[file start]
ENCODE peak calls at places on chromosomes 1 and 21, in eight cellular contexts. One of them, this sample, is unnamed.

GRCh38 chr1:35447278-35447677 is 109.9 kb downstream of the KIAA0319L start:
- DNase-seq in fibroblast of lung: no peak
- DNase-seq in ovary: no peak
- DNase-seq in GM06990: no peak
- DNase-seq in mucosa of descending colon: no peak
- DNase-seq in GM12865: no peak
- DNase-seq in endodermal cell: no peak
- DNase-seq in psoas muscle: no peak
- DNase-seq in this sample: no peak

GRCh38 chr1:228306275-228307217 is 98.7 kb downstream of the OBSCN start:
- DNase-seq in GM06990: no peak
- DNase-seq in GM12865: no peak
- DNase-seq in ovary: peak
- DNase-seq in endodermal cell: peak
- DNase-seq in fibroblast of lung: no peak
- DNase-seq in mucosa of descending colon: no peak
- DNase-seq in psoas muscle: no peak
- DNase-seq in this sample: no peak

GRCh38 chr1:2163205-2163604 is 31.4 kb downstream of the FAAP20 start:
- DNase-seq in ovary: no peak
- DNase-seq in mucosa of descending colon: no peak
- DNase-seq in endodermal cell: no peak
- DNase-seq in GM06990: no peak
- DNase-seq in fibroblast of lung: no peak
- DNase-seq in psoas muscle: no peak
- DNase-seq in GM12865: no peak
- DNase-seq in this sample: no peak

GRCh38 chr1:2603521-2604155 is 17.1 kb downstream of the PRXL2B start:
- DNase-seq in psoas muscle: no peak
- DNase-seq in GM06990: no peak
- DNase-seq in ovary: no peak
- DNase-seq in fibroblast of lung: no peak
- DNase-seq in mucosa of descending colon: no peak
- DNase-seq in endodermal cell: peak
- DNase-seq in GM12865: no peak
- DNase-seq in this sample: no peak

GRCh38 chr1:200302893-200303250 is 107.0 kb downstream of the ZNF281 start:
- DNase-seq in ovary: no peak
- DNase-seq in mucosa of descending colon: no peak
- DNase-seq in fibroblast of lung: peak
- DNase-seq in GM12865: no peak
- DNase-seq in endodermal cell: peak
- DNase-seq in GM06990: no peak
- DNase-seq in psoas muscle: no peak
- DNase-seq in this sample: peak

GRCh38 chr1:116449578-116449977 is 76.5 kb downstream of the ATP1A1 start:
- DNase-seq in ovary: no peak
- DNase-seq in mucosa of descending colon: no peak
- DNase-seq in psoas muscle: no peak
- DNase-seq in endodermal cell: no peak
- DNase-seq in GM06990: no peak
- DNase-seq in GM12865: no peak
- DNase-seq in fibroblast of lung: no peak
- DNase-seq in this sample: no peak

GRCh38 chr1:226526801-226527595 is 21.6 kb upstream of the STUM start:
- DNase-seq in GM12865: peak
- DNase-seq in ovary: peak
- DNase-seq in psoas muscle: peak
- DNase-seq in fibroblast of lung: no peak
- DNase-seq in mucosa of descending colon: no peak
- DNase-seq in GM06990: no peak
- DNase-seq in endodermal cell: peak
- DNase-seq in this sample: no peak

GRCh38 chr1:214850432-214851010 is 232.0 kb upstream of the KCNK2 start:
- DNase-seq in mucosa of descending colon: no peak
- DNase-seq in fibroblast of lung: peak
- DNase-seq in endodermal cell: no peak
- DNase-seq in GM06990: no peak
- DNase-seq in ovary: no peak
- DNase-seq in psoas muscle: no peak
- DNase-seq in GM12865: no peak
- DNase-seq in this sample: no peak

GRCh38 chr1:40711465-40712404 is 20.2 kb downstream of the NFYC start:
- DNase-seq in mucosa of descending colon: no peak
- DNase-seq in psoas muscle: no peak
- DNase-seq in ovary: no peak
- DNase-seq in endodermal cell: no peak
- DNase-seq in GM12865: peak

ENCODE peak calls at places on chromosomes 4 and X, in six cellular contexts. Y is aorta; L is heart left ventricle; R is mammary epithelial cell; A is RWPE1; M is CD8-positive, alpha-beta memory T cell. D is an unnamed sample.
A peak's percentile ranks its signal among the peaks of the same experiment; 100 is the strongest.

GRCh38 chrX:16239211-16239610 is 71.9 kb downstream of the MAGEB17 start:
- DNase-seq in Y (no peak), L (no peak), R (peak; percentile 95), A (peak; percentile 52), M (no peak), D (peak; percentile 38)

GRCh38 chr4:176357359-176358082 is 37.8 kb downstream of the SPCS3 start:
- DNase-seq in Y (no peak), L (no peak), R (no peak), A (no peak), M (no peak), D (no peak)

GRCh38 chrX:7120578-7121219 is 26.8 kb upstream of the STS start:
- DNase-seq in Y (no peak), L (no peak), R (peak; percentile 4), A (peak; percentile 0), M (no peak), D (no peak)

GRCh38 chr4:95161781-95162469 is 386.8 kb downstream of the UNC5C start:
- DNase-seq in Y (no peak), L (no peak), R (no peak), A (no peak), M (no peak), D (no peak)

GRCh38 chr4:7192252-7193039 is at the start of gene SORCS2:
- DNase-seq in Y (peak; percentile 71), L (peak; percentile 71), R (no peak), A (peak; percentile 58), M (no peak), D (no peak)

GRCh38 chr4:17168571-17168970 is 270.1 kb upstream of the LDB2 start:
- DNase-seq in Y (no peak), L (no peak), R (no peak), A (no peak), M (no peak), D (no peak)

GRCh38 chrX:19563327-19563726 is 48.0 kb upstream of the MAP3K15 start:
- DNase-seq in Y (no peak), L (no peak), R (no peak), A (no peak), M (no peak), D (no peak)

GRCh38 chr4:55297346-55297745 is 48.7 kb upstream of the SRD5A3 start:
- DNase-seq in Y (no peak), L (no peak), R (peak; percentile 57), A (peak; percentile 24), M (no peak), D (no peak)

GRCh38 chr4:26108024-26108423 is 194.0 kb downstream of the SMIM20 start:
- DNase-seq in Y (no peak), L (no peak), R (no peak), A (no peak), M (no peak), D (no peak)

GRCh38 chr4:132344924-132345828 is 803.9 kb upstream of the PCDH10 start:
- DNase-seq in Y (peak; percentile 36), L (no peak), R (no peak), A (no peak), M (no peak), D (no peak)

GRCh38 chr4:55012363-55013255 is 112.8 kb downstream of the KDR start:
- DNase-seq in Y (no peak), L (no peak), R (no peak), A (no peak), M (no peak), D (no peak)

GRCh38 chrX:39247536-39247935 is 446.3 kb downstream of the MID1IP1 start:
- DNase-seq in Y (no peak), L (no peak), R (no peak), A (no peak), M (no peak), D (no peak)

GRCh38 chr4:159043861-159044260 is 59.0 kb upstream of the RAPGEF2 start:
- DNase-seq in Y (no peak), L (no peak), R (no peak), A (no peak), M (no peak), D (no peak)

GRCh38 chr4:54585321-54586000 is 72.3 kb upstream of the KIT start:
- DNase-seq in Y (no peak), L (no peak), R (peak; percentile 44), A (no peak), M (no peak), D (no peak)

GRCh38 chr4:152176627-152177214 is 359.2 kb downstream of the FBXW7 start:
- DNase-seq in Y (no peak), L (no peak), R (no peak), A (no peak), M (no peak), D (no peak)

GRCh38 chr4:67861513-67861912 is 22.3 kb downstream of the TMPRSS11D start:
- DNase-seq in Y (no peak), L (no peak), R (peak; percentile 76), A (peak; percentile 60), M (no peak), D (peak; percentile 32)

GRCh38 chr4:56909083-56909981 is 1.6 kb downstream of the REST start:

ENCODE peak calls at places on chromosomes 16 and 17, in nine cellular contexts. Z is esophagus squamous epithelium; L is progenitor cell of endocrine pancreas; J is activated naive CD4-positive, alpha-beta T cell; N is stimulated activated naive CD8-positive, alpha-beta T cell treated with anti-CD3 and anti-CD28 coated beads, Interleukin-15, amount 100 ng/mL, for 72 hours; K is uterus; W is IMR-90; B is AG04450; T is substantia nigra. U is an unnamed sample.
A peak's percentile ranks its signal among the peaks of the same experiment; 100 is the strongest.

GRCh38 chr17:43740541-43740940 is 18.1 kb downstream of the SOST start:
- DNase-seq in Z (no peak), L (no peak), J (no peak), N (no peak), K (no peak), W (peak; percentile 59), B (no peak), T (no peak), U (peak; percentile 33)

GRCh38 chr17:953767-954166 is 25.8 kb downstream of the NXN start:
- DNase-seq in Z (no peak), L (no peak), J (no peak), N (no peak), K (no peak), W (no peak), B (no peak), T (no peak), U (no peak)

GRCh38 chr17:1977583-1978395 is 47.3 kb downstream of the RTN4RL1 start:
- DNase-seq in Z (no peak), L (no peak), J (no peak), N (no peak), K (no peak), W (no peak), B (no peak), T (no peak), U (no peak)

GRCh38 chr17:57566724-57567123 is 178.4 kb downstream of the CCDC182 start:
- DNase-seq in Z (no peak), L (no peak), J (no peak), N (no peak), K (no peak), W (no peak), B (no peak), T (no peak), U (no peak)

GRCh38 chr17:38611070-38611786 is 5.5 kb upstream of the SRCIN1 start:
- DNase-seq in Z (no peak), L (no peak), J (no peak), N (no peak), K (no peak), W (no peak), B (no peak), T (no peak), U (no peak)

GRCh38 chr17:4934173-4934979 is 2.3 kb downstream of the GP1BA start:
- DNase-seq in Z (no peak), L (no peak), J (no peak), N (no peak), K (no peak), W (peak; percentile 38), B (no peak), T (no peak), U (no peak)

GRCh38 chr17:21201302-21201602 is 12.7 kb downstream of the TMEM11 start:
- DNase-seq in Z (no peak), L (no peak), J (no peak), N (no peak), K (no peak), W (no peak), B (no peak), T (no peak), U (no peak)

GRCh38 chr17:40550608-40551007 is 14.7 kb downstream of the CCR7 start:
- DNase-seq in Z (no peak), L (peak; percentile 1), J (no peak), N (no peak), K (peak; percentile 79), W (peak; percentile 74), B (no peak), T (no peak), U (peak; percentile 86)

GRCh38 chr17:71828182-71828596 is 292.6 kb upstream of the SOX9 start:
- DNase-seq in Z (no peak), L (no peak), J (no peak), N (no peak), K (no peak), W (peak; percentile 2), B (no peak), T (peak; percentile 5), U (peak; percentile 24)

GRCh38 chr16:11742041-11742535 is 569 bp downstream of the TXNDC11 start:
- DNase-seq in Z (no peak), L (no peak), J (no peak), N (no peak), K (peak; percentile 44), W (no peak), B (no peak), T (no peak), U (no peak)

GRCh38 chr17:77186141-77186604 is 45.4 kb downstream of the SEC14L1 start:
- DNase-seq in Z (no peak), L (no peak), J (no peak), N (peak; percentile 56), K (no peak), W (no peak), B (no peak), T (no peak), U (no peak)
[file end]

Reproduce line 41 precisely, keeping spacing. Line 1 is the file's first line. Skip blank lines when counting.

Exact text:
- DNase-seq in fibroblast of lung: peak